Happy Meat

“Did you know our beef and chicken is raised without the use of hormones and steroids?” asks the man in the latest commercial for the a fast food giant.
“No – but I like that!” say the people in the street.
And so, perhaps, has begun a new day in the way we grow our meat.
Happy meat.
Cows and chickens and turkeys and pigs that are allowed to roam on pasture, and eat grass and grain.
More in keeping with how Mother Nature intended it to be.
Not cramped in unsterile feed lots, or cooped up in quarters contaminated with their own feces.
So contaminated, that the fecal matter has to be bleached out once the animal has been slaughtered.
Oh yes.
And yes, such pasture meat is undoubtedly more expensive.
But more nutrient rich – and more tasteful, apparently.
One local producer says it would take 7 eggs from cooped up hens to match the nutrient density of a single egg of a pasture hen.
Perhaps if we had to pay more for our food, if it was better quality and taste, we would waste less of it.
We would only buy what we would use.
And considering how much food people in first world countries waste, which is criminal in my books, perhaps that would be a major rethinking of where and how we spend our food money.
And I don’t know if animals would acknowledge that they are happy being allowed to live out on pasture, romping in the grass and playing and socializing with their friends and family.
But I know for sure they would be less stressed, less dirty, and less inclined to need hormones and steroids and other drugs in the event they become sick or infected from bacteria from their own waste.
And less stress chemicals being released into the animal, for sure, if an animal wasn’t forced to live in a dense population.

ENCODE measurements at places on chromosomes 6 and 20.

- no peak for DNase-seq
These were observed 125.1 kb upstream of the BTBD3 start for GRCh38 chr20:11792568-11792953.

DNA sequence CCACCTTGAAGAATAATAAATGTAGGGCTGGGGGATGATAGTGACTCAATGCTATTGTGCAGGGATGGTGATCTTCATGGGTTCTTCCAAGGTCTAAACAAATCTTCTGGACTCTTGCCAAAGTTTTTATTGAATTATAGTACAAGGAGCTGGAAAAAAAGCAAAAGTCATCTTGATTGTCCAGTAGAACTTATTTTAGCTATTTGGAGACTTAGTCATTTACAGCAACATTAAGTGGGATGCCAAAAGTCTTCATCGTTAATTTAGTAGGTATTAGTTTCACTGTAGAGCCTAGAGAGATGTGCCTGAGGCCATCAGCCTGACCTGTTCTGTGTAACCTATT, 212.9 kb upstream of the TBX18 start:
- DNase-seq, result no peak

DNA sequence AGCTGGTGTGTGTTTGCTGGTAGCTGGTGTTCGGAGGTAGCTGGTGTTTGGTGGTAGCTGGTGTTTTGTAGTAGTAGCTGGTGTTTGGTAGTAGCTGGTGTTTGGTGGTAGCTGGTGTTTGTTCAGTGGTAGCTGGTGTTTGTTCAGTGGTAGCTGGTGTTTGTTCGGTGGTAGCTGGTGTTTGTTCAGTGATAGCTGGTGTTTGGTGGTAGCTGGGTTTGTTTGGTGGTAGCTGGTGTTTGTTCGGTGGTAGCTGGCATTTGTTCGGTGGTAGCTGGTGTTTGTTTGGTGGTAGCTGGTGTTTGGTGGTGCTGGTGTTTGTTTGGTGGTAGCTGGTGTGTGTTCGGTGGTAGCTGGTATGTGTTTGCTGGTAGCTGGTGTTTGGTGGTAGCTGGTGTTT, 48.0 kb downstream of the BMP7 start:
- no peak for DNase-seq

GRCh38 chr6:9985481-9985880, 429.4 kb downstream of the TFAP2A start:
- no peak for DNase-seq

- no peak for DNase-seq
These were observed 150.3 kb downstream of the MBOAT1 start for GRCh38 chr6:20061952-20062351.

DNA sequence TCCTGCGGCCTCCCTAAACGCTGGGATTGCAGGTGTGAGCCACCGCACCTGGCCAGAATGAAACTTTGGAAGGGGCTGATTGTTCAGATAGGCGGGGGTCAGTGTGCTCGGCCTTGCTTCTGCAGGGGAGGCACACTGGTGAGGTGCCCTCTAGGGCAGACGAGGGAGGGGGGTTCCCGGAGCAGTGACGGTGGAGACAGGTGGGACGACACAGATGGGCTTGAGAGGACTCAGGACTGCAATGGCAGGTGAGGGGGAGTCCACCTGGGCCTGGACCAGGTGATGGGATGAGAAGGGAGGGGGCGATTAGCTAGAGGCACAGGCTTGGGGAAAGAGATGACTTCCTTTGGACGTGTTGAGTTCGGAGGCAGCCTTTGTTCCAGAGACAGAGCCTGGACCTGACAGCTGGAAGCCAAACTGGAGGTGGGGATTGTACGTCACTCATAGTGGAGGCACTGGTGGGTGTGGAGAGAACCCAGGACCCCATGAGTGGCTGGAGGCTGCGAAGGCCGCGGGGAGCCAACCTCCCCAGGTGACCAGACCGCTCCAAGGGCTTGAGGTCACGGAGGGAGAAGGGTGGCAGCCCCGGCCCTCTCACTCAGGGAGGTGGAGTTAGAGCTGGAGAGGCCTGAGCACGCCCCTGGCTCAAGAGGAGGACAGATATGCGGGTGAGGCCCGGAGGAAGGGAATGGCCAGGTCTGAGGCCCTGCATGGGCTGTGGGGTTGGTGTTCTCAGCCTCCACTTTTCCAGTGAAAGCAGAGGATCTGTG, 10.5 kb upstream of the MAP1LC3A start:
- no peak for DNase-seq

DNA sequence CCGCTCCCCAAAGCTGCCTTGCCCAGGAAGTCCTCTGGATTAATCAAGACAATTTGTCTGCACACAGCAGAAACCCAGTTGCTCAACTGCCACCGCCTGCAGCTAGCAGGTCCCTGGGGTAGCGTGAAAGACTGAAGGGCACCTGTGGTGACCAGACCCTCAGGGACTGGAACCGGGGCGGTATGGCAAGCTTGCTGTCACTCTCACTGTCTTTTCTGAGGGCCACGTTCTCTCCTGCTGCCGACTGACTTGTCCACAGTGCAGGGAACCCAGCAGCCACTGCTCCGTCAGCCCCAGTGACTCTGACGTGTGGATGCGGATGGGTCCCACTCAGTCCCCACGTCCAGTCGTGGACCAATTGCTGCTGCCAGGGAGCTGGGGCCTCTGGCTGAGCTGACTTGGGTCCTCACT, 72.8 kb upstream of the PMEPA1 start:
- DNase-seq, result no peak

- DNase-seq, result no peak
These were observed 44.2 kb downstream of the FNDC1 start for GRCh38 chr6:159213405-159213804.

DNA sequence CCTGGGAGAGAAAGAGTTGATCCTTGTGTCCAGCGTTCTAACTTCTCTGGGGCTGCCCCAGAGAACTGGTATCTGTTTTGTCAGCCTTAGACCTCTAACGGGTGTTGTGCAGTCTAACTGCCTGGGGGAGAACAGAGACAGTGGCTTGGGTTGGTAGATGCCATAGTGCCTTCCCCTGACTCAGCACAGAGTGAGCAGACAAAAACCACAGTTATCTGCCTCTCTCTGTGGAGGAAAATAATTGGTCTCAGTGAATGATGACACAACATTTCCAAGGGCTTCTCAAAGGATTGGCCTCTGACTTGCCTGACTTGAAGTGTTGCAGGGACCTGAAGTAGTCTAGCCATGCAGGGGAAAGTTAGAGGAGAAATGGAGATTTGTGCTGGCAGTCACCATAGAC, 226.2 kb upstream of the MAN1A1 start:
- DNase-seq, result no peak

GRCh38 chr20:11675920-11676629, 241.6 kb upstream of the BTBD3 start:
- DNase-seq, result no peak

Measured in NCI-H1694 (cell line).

And that alone might result in better taste.
Not quite to the scale of Kobe beef, where the cows are brushed, massaged, and fed beer and saki.
And so, as we enter a new era of enlightenment when it comes to where our food comes from, and caring about the animal that gave its life so we could eat, it only behooves us that we benefit from that also.
More nutrient density.  Less chemicals.  More taste.
I realize that in the end the animals must give their lives.
But even that is more humane than often Mother Nature herself allows.  At least there is (hopefully) very little, if any, suffering.  The end comes quickly and hopefully mercifully – unlike in the animal kingdom where often animals will eat each other while they are still alive.
There are many diet movements out there, from vegetarian to ovi-vegetarian to pecto-ovi-vegetarian.
And the most recent trend is vegan, which means no animal products at all, as a matter of protest for the suffering and exploitation of the beasts.
I love animals with all my heart and soul, and although I do find it hard to come to terms with the fact that they ultimately give their lives for us, I do eat their flesh so their deaths do not go in vain.
I try to tell myself that the chicken on my plate has given its life for humans, so I cannot let it go to waste, or else its death was in vain.
That’s the difference between people who hunt for sport, and those who hunt for sustinence.
To take a life for no other purpose is murder.
And so, to end on a happy note, I hope the new awareness and enlightenment that seems to be happening right now catches on and spreads around the world.
Humane meat.
Happy meat.

Separator image .